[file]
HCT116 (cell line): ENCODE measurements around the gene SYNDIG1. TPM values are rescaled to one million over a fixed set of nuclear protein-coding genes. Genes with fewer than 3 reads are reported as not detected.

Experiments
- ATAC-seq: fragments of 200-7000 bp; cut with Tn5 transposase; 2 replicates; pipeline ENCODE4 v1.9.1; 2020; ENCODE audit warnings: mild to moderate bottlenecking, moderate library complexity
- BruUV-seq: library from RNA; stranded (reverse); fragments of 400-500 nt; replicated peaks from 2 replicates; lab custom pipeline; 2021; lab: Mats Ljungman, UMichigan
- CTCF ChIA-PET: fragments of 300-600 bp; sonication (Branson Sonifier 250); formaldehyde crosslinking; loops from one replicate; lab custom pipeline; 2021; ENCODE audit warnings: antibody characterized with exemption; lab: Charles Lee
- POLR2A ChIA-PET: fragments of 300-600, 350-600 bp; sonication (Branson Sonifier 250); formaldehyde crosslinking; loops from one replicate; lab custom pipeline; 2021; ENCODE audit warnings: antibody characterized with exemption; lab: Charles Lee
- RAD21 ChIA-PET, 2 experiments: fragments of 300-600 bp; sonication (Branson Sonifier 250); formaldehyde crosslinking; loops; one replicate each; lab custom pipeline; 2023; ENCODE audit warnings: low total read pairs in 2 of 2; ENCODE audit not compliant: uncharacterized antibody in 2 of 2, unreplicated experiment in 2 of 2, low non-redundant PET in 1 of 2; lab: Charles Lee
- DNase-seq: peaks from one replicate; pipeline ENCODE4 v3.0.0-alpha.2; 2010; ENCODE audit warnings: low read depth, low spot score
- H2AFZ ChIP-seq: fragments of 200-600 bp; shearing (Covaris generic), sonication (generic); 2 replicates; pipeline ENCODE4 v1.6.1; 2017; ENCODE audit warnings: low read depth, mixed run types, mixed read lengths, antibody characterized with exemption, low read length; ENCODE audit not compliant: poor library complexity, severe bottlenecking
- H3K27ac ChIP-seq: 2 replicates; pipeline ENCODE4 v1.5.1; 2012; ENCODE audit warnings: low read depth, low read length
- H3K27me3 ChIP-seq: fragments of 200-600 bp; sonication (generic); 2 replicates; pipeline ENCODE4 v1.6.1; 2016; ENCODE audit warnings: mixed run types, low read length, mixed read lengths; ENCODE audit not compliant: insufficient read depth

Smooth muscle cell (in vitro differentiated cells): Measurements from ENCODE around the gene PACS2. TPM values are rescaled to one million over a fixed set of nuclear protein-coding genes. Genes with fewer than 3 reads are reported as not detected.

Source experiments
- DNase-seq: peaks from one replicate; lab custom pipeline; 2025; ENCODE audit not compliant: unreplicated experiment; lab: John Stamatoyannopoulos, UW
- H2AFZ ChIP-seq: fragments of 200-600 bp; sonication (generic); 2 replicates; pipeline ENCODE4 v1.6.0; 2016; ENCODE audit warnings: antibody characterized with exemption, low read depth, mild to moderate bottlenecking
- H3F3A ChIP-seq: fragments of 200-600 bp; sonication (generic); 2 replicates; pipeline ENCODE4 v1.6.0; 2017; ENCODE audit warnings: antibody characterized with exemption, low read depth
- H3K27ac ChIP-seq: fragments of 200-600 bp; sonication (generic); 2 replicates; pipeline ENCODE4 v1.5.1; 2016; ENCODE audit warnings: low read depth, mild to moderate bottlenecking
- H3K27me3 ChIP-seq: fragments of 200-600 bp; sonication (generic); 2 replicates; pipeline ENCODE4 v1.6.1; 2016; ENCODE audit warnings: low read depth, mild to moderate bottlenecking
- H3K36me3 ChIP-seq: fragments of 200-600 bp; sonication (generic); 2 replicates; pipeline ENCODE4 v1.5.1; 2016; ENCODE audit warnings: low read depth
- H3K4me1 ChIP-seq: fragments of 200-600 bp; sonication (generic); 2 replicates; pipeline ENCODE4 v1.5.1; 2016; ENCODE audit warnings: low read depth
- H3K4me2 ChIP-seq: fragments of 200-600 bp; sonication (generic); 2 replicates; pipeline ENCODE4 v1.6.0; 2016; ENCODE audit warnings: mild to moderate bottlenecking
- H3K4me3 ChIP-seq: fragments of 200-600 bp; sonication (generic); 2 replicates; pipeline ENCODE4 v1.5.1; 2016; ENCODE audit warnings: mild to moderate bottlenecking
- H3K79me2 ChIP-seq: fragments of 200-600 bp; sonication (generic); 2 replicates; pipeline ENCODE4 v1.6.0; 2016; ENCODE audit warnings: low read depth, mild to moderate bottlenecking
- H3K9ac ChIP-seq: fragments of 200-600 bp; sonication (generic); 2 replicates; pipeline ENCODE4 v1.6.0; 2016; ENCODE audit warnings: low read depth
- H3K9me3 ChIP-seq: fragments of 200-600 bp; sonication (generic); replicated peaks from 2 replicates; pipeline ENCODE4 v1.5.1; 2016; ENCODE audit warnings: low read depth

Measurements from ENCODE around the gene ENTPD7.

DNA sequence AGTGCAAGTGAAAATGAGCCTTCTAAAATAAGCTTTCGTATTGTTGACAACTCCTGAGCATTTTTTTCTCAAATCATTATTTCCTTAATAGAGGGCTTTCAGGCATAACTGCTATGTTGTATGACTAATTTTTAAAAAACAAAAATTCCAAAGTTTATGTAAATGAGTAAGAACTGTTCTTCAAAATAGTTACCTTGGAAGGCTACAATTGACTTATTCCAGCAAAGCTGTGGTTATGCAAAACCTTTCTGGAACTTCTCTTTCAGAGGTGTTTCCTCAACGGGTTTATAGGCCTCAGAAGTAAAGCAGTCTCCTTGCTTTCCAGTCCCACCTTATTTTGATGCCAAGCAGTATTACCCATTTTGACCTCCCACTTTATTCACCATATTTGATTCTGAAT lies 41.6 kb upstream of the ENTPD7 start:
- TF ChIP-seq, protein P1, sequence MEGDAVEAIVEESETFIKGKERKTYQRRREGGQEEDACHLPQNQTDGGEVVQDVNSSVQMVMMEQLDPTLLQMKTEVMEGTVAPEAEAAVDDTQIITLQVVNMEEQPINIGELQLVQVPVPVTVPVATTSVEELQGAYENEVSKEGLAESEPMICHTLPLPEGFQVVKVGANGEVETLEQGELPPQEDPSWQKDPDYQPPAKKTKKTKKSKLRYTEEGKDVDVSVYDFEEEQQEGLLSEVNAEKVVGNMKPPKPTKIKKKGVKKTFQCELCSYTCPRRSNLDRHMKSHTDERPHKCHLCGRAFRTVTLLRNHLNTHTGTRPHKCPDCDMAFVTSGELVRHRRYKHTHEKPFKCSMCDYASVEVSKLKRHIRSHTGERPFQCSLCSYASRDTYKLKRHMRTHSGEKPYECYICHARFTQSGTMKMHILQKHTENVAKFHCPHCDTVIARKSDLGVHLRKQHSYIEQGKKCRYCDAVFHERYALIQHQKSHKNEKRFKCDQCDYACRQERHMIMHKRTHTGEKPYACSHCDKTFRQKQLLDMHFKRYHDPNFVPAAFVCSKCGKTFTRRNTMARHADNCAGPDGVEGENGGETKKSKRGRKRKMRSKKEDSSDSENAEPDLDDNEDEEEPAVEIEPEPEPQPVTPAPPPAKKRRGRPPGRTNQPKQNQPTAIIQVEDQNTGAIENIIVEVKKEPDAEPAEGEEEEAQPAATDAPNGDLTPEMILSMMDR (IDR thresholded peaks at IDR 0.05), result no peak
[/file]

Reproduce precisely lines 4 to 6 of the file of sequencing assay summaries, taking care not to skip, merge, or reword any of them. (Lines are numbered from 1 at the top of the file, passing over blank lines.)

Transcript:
- BruUV-seq: library from RNA; stranded (reverse); fragments of 400-500 nt; replicated peaks from 2 replicates; lab custom pipeline; 2021; lab: Mats Ljungman, UMichigan
- CTCF ChIA-PET: fragments of 300-600 bp; sonication (Branson Sonifier 250); formaldehyde crosslinking; loops from one replicate; lab custom pipeline; 2021; ENCODE audit warnings: antibody characterized with exemption; lab: Charles Lee
- POLR2A ChIA-PET: fragments of 300-600, 350-600 bp; sonication (Branson Sonifier 250); formaldehyde crosslinking; loops from one replicate; lab custom pipeline; 2021; ENCODE audit warnings: antibody characterized with exemption; lab: Charles Lee